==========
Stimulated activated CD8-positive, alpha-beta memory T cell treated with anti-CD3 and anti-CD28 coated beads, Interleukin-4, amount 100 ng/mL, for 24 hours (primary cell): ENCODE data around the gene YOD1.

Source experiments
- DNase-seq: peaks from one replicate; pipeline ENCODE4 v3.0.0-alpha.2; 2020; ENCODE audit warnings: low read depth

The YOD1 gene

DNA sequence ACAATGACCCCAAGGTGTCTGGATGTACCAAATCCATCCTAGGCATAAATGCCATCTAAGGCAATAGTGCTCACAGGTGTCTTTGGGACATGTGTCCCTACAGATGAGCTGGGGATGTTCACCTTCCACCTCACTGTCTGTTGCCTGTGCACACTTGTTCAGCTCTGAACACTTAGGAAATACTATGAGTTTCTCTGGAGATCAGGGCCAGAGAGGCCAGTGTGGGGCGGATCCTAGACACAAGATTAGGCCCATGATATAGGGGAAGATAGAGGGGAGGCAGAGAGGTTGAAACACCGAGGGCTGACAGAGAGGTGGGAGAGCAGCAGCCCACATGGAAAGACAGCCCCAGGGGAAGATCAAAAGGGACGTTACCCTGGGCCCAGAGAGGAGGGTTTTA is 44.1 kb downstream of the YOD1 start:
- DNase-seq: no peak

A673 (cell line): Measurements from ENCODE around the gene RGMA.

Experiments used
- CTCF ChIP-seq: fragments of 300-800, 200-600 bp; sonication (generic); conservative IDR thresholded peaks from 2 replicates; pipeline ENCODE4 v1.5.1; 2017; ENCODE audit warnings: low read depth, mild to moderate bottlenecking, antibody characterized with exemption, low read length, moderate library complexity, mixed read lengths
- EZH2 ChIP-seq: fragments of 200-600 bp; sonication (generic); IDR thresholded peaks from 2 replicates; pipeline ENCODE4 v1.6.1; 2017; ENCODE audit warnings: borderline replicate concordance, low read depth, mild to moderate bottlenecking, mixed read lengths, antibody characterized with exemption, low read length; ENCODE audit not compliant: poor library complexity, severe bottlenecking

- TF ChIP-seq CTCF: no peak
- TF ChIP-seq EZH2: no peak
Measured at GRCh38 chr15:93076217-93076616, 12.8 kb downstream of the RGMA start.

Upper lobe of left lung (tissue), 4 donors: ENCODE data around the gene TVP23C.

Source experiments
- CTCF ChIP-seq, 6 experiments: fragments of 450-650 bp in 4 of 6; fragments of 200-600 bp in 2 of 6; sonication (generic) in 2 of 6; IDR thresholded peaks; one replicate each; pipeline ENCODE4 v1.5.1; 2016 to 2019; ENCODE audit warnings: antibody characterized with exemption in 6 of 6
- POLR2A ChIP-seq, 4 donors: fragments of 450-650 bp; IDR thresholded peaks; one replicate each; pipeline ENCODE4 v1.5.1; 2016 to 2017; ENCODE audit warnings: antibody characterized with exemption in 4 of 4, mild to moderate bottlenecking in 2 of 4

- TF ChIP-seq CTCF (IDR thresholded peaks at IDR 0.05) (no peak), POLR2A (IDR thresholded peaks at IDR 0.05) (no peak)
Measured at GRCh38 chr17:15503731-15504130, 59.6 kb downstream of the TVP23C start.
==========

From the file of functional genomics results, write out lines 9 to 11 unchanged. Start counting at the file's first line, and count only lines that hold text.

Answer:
- CTCF ChIP-seq: fragments of 300-800, 200-600 bp; sonication (generic); conservative IDR thresholded peaks from 2 replicates; pipeline ENCODE4 v1.5.1; 2017; ENCODE audit warnings: low read depth, mild to moderate bottlenecking, antibody characterized with exemption, low read length, moderate library complexity, mixed read lengths
- EZH2 ChIP-seq: fragments of 200-600 bp; sonication (generic); IDR thresholded peaks from 2 replicates; pipeline ENCODE4 v1.6.1; 2017; ENCODE audit warnings: borderline replicate concordance, low read depth, mild to moderate bottlenecking, mixed read lengths, antibody characterized with exemption, low read length; ENCODE audit not compliant: poor library complexity, severe bottlenecking

- TF ChIP-seq CTCF: no peak